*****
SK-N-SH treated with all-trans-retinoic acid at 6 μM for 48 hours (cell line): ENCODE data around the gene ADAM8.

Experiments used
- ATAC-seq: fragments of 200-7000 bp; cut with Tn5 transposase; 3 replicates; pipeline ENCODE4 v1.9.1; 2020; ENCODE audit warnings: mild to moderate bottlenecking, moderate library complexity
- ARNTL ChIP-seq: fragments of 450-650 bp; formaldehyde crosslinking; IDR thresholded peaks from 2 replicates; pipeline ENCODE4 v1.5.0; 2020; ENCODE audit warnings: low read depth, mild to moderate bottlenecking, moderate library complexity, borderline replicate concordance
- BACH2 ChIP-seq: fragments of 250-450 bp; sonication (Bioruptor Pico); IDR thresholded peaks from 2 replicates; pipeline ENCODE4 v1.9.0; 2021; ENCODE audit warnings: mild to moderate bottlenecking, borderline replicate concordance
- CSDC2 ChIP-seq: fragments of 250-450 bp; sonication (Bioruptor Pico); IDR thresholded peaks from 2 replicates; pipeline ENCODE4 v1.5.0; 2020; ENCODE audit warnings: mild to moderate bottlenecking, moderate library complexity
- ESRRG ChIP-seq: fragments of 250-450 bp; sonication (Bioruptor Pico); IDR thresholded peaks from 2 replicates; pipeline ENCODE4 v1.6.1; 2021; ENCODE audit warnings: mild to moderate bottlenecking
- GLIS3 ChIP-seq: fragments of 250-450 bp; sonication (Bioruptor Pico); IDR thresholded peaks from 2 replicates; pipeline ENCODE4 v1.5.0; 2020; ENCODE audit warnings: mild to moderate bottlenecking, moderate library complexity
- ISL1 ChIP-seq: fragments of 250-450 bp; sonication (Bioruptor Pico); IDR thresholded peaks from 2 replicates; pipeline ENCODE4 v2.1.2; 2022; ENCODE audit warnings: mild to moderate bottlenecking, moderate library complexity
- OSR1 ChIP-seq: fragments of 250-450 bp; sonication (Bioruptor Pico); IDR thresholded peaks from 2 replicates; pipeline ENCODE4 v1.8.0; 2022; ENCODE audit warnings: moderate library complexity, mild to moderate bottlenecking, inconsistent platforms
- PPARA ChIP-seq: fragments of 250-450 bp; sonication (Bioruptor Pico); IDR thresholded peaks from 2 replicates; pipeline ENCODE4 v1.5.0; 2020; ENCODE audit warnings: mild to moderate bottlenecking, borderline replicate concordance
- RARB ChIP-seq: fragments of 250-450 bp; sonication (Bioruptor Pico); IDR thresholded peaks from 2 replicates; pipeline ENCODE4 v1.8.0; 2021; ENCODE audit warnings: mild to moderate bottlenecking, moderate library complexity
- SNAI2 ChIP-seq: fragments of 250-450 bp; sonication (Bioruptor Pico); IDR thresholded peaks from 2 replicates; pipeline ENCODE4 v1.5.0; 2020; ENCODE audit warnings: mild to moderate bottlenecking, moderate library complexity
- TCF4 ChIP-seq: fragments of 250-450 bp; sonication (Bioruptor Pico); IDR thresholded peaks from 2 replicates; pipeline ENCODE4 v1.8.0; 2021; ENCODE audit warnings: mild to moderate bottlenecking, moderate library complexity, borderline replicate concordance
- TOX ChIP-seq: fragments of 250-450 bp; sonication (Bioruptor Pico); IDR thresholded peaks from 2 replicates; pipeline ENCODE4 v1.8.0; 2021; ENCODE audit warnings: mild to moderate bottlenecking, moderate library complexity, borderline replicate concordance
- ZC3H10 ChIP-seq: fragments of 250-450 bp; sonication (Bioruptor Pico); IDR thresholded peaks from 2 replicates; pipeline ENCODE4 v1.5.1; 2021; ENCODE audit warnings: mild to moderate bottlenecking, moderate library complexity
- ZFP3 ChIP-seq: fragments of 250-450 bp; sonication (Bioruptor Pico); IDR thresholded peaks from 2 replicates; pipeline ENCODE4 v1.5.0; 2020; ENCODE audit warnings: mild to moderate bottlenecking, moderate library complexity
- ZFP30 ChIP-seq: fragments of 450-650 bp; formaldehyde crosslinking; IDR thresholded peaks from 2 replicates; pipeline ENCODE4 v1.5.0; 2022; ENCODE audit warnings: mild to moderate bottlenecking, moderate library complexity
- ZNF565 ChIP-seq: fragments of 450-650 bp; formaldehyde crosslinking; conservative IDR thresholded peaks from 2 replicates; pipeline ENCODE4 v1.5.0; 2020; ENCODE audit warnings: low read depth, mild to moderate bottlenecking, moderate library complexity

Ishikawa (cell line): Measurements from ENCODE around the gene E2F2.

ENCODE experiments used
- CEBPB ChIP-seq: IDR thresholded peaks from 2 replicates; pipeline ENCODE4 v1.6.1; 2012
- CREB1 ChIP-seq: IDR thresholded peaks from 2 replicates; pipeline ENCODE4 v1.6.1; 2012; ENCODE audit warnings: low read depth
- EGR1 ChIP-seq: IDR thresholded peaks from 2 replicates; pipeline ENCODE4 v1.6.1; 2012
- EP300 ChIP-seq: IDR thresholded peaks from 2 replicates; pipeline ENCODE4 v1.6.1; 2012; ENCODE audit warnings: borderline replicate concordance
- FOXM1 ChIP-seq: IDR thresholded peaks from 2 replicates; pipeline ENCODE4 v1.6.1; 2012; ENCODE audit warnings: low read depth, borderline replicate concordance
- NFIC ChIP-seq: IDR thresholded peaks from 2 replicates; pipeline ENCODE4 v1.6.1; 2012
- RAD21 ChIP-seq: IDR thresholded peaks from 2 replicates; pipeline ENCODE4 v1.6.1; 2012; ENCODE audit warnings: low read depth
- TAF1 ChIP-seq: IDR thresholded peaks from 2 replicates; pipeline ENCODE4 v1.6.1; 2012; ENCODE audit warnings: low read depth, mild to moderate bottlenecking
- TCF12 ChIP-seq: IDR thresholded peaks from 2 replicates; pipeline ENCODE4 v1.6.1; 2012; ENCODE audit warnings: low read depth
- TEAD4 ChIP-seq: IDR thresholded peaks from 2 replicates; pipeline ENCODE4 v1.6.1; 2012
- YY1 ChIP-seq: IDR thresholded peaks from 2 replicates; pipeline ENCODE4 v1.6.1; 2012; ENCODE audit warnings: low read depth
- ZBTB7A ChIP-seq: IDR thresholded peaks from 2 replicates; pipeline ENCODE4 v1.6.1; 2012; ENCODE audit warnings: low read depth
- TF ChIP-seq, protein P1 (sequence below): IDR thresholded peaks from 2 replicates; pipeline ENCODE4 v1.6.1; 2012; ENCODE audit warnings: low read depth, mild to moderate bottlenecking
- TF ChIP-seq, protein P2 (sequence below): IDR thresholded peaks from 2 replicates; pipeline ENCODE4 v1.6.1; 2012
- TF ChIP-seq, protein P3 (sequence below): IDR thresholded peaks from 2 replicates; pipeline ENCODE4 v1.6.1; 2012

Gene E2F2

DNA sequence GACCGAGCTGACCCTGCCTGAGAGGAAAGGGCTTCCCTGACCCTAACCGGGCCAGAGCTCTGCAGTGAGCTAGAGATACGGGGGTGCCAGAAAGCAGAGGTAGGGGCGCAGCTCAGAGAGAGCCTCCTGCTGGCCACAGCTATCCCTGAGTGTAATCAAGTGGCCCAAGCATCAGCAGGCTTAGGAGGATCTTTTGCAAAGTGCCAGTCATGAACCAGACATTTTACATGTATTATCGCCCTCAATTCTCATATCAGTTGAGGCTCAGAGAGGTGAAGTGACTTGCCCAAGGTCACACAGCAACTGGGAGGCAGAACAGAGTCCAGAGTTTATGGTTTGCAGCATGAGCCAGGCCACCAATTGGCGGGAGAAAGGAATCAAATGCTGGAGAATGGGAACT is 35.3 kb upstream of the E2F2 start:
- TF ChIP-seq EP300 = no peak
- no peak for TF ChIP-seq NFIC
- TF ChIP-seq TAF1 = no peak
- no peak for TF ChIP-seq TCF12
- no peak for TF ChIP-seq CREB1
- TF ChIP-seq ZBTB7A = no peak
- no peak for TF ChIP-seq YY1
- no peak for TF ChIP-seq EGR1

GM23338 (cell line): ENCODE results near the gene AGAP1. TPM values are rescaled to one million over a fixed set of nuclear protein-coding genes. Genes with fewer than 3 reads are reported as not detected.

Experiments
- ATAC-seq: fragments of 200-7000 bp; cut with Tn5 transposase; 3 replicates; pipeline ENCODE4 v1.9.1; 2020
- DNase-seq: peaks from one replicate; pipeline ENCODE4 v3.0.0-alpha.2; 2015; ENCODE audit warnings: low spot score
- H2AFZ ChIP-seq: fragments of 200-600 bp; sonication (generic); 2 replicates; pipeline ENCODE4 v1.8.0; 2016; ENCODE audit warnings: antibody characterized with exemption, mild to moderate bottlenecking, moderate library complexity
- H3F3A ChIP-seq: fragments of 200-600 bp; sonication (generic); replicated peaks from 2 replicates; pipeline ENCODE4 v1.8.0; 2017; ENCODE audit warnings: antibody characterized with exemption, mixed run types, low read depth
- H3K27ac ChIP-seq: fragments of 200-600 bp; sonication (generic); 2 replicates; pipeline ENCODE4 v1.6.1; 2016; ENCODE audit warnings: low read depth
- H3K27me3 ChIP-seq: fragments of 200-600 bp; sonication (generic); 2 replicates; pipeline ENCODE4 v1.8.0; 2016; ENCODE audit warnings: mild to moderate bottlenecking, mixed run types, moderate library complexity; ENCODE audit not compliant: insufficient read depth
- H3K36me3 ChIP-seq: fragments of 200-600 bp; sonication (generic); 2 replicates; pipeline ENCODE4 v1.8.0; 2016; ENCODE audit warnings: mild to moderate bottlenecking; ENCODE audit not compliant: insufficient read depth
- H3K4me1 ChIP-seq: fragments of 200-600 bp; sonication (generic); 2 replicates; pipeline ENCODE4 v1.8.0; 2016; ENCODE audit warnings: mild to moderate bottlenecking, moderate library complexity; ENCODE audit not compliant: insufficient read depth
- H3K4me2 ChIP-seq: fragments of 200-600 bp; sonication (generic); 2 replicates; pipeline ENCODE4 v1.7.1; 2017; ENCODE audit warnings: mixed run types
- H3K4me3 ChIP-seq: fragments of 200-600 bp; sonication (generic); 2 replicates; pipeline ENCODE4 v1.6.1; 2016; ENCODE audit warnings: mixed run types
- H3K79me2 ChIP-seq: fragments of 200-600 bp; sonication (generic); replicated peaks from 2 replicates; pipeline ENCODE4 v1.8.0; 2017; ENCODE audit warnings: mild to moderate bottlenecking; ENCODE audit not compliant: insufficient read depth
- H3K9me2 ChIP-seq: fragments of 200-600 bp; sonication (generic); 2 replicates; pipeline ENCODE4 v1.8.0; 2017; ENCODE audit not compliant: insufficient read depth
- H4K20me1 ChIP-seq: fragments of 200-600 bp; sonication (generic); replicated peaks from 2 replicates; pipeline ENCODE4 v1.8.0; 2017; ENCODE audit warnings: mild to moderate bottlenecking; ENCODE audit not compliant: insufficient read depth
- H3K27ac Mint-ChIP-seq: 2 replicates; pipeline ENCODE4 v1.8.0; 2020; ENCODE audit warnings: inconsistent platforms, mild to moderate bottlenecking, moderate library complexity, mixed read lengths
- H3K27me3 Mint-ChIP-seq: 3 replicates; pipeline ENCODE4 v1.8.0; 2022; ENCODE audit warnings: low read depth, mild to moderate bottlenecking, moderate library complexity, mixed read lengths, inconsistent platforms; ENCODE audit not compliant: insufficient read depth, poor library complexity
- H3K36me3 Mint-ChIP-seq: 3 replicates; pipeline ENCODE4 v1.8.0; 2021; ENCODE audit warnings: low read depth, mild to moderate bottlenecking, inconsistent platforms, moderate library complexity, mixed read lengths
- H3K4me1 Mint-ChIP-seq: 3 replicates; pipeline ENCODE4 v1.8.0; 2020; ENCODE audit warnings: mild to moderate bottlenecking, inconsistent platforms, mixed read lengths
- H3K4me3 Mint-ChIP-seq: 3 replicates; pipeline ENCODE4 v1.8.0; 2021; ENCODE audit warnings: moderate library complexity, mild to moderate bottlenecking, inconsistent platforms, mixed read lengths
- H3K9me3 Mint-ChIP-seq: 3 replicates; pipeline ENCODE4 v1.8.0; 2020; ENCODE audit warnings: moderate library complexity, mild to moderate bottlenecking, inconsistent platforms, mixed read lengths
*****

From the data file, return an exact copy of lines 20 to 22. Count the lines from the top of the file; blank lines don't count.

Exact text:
Ishikawa (cell line): Measurements from ENCODE around the gene E2F2.

ENCODE experiments used
- CEBPB ChIP-seq: IDR thresholded peaks from 2 replicates; pipeline ENCODE4 v1.6.1; 2012